Ideas@TheCentre brings you ammunition for conversations around the table. 3 short articles from CIS researchers emailed every Friday on the issues of the week.
Despite global economic headwinds, international institutions — often with exclusively economic missions —are increasingly sliding their priorities out of whack. That’s a real disservice, as the world needs economic remedies to the global malaise.
World economic growth in 2019 was the slowest since the GFC, the trade environment is more turbulent, and there appears no end to sluggish productivity. As the IMF summed up recently: “the outlook remains precarious.”
As a result, there’s perhaps no better time for trailblazing novel economic solutions. Such fixes could be warding off sustained lose-lose trade wars, stabilising market volatility around international risks (think, coronavirus), and establishing shared expectations for sustainable, mutually beneficial resource extraction and energy policies.
In this globalised world, we’re often inclined to look internationally for answers to seemingly intractable problems. Yet, much like corporations that have lost their way advancing social agendas, rather than the profits of shareholders, some international institutions have taken to flunking their economic responsibilities in favour of flashing their green credentials.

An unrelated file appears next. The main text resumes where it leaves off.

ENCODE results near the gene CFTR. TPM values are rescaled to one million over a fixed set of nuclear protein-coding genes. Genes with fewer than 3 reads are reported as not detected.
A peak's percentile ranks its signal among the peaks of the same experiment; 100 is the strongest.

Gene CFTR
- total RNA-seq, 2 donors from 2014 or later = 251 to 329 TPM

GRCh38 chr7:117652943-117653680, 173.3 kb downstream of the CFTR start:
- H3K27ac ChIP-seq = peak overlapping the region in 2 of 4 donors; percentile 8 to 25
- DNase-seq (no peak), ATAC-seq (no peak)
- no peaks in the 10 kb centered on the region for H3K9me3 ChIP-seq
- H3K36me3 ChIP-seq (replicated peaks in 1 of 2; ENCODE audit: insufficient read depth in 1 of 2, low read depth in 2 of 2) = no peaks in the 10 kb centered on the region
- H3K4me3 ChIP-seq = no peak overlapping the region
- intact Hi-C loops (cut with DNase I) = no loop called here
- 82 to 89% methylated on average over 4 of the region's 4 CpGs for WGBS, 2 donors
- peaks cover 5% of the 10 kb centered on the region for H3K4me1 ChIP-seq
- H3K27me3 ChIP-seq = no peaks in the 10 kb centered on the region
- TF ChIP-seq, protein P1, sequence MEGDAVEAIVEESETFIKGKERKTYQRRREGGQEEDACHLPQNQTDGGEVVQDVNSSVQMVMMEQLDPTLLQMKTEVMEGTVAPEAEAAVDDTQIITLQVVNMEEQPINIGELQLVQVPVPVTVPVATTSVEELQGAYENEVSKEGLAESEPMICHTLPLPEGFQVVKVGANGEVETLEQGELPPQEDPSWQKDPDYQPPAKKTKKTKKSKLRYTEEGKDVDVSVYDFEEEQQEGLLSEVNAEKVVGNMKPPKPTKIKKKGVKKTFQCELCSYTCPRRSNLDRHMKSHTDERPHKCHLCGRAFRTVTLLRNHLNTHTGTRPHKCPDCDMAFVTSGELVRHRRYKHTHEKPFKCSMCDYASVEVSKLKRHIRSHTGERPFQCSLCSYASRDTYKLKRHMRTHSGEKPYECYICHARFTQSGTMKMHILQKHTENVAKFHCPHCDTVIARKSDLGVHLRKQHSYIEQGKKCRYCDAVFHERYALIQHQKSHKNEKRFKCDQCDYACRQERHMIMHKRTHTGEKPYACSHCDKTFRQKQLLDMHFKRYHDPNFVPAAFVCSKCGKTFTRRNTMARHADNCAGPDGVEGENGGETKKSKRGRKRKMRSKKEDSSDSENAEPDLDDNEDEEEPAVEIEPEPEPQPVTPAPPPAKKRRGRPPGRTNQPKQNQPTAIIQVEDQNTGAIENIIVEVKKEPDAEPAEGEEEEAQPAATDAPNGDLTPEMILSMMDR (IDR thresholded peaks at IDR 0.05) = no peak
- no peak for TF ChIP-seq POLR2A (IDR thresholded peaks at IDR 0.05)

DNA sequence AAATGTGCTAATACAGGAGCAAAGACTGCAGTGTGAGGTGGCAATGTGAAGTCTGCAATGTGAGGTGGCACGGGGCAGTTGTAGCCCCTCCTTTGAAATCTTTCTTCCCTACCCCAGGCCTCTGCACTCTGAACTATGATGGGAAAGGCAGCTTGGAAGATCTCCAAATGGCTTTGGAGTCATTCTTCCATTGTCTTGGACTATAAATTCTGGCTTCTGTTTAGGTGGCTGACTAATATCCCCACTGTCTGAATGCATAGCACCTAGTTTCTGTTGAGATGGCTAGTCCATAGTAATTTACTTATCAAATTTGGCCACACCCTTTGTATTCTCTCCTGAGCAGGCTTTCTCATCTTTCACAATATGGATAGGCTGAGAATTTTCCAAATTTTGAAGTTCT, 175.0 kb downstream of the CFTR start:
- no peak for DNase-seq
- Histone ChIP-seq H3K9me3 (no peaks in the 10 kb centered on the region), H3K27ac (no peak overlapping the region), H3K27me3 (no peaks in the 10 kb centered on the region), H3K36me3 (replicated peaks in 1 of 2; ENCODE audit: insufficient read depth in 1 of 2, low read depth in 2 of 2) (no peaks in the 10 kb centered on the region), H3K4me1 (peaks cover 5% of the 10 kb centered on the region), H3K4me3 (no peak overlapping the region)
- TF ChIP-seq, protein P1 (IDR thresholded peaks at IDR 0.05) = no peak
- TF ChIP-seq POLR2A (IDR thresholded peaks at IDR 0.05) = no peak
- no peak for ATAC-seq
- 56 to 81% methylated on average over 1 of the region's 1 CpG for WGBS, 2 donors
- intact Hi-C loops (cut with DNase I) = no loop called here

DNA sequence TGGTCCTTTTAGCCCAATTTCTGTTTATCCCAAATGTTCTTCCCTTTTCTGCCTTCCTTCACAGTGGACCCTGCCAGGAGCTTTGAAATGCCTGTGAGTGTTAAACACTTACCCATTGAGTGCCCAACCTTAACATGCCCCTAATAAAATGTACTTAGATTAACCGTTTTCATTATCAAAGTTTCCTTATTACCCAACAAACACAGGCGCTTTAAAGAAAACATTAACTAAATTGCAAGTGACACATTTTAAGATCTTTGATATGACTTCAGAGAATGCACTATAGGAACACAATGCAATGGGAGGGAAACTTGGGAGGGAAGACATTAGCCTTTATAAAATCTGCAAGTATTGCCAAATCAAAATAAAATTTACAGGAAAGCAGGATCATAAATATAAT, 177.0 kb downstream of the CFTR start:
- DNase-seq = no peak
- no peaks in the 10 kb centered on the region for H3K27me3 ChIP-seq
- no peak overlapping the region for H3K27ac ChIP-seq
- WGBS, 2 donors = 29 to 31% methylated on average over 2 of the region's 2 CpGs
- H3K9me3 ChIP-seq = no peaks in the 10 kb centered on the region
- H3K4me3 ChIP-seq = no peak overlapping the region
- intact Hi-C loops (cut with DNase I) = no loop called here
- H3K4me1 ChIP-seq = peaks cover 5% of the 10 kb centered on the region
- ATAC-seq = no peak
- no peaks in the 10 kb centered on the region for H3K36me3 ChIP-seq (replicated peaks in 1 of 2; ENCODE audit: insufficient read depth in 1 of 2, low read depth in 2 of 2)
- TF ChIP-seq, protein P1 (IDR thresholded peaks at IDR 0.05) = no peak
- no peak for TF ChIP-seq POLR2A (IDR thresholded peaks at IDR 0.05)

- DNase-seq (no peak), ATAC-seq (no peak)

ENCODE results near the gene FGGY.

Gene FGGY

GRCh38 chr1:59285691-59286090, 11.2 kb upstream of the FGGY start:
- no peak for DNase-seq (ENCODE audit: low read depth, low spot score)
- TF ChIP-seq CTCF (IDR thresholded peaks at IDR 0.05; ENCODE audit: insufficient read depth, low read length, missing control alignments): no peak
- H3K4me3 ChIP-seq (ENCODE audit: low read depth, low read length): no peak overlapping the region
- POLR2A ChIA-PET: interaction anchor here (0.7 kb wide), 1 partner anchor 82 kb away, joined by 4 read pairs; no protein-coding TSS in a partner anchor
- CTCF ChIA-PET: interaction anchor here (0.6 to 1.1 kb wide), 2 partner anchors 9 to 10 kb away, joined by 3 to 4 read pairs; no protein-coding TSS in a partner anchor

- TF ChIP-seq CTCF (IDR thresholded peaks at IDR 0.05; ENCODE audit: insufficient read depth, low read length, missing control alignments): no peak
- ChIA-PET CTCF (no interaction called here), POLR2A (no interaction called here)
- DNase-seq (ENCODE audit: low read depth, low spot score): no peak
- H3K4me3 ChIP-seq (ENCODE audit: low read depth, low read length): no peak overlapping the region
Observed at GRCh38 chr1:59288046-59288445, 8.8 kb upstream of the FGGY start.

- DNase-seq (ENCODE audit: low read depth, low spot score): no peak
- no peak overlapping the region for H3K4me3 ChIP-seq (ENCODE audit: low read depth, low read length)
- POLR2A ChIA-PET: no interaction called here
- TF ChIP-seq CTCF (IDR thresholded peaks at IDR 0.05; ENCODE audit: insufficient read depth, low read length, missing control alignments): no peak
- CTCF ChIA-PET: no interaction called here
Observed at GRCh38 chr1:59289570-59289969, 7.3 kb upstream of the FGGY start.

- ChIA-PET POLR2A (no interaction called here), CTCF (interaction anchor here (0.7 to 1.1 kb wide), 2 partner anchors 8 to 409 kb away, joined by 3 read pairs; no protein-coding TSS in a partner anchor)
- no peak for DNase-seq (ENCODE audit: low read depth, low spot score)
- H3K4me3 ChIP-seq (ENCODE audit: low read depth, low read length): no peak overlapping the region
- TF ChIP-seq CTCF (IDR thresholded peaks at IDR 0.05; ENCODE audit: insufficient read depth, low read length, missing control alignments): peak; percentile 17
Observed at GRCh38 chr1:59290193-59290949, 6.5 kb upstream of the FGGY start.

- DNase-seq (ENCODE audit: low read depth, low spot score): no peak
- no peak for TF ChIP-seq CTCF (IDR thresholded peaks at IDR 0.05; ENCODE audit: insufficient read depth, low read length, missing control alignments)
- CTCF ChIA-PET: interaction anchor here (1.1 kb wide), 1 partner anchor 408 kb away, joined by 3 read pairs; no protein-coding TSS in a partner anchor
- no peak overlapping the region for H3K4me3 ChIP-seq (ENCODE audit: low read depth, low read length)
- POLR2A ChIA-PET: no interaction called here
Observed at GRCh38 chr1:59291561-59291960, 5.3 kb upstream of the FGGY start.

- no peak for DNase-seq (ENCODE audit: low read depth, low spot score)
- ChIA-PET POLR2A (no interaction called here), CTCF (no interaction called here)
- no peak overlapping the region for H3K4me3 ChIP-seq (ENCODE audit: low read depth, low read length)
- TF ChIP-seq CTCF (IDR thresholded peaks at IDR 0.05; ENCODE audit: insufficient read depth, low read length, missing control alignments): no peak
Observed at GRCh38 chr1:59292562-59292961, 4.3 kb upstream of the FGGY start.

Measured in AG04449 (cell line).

It’s clear that constructive debate is needed to properly balance economic interests and climate mitigation — domestically and internationally.
Cool heads warn against over-enthusiastic climate mitigation efforts to ensure the “cure isn’t more painful than the disease.” To this end, a recent report signals the ‘green swan’ risks of climate change and cautions against mitigation strategies that are either too drastic or too mild.
But despite the desperate need for a sober and constructive search for economic solutions, last week’s World Economic Forum (WEF) in Davos showcased yet more unashamed division and alarmism that ultimately advances nobody’s interests.
It’s not just the eccentric guestlist to blame either. The WEF’s 2020 Global Risks Report — while recognising that we’re facing “an extended low growth period” — appears to have tipped the scales overwhelmingly away from economic concerns.
True, these potential risks needn’t be mutually exclusive, but it’s a far cry from the concerns that used to keep WEF up at night — typically, fiscal and financial market risks. Leaning heavy on environmentalism, while being dispiritingly lite on economics, and indeed, on pragmatism, doesn’t cut it in terms of the fixes that are needed.
There’s no doubting we face a precarious global outlook — all the more reason that economic institutions should stay in their lanes and provide the international economic leadership that is seriously lacking.
Things have come to a pretty pass in Australia if you can’t say something in praise of our country without being damned as a racist and a bigot with a distorted view of history.
But that’s just what happened to Labor’s shadow education spokeswoman, Tanya Plibersek, when she stood up for proud patriotism and proposed teaching the citizenship pledge in schools.
The citizenship ceremony entails each new citizen making the pledge of commitment to our country and clearly accepting the responsibilities and privileges of citizenship.